Aynor preacher sentenced to seven years in prison in Ponzi scheme, now faces gun charges
07/10/2014 4:09 PM
07/10/2014 4:10 PM
More charges are expected to be filed against an Aynor Baptist preacher after he tried to bring a gun into a federal courthouse before his sentencing in a Ponzi scheme, authorities said.
U.S. Marshals found a firearm inside a bag that Archie Evans tried to bring into the McMillan Federal Building in Florence before his sentencing Wednesday morning, said Beth Drake, a spokeswoman for the U.S. Attorney’s Office.
Evans is expected to be charged as a felon in possession of a firearm in the incident because he had pleaded guilty in January 2013 in the Ponzi scheme and was considered a convicted felon, said William Day, an assistant U.S. attorney. If convicted on the charge, Evans could face up to 10 more years in prison.
On Wednesday, Evans was ordered to serve seven years in prison and pay $3.7 million in restitution in the Ponzi scheme case, and Evans was taken into federal custody, Day said. The judge told Evans he did not take the gun incident into consideration in the Ponzi scheme sentencing.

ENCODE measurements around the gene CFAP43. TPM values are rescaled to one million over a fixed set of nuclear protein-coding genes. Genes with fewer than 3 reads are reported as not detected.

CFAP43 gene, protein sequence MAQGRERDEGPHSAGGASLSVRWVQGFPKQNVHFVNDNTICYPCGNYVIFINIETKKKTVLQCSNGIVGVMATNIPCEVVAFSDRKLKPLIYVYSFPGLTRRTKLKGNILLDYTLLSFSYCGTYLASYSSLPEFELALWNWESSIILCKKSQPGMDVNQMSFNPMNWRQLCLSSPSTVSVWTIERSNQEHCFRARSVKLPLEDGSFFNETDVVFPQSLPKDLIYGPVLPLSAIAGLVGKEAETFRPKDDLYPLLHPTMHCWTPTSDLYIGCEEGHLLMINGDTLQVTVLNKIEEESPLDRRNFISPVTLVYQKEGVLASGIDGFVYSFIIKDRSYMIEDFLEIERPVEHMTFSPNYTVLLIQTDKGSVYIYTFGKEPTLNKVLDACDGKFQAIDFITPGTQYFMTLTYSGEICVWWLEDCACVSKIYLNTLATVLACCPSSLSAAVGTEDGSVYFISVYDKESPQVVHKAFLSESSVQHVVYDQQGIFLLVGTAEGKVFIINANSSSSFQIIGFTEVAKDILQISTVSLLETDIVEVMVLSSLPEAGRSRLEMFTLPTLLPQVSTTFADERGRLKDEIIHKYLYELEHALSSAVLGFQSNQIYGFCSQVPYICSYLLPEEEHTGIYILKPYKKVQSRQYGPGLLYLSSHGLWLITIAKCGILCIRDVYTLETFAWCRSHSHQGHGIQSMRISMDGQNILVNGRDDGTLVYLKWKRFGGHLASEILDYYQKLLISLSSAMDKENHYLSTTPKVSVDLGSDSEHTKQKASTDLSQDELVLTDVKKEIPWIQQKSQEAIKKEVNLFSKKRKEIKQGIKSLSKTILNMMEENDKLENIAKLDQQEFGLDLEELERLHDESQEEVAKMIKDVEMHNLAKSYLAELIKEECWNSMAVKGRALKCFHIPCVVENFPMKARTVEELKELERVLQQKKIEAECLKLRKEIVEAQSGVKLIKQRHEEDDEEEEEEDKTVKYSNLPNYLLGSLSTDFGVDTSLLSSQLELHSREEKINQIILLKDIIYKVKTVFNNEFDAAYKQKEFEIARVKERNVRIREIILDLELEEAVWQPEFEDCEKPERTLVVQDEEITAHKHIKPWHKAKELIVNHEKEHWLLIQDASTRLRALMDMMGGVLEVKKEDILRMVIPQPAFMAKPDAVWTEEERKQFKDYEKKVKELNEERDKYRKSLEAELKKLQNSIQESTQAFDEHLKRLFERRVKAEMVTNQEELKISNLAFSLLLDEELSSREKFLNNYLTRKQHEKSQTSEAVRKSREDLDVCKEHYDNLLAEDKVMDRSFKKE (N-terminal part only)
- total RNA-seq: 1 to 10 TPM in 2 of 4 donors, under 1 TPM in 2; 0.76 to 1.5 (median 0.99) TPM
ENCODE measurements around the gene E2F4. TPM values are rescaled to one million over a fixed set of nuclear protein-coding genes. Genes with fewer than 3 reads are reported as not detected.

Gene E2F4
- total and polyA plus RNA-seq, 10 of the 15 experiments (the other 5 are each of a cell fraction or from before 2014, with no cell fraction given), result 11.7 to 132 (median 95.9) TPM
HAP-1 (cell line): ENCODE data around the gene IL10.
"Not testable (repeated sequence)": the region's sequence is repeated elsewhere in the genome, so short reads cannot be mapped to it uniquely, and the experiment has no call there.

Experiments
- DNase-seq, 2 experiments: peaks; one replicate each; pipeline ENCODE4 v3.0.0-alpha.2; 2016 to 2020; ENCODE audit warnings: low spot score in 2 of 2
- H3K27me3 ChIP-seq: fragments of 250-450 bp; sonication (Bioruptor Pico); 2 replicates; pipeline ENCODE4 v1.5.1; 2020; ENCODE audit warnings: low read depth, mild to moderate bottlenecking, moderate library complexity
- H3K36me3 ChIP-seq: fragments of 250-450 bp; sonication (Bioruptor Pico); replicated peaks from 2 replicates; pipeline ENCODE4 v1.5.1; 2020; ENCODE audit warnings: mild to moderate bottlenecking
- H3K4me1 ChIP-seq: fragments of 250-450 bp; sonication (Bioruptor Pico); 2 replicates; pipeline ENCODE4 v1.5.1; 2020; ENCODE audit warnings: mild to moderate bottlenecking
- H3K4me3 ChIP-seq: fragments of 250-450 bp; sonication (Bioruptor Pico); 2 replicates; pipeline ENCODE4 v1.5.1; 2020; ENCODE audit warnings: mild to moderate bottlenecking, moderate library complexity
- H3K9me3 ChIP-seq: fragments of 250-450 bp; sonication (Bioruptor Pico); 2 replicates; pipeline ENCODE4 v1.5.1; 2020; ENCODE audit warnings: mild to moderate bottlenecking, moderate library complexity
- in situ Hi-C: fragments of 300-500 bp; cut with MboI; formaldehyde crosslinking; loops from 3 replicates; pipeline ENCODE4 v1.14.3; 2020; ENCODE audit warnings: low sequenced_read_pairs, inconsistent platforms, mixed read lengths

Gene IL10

Evans, who has represented himself after he fired two lawyers in two years, indicated he plans to appeal that sentence. Evans had been free on a $25,000 unsecured bond since his arraignment in August 2012.
Evans was indicted two years ago and pleaded guilty in January 2013 to two felony charges related to the Ponzi scheme, in which Conway-based Tilly Swamp Baptist Church parishioners and others lost $2.5 million they invested with Evans’ Gold & Silver LLC.
An indictment in the case states that Evans convinced church members to invest in Gold & Silver LLC, with the promise that investors would receive quarterly interest payments of between 10 percent and 12 percent. Evans either spent the money or lost it on bad investments, but prepared false investment statements to make it appear as if church members were earning a high rate of interest on their money.
The scheme started in 2004, according to the indictment, and Evans had spent all of the money invested with him by October 2011. At the time of his indictment, court records show, federal agents seized the $1,919.86 that was left in Evans’ bank accounts.
During the case, Evans unsuccessfully tried to rescind his guilty plea and twice tried to delay Wednesday’s sentencing.
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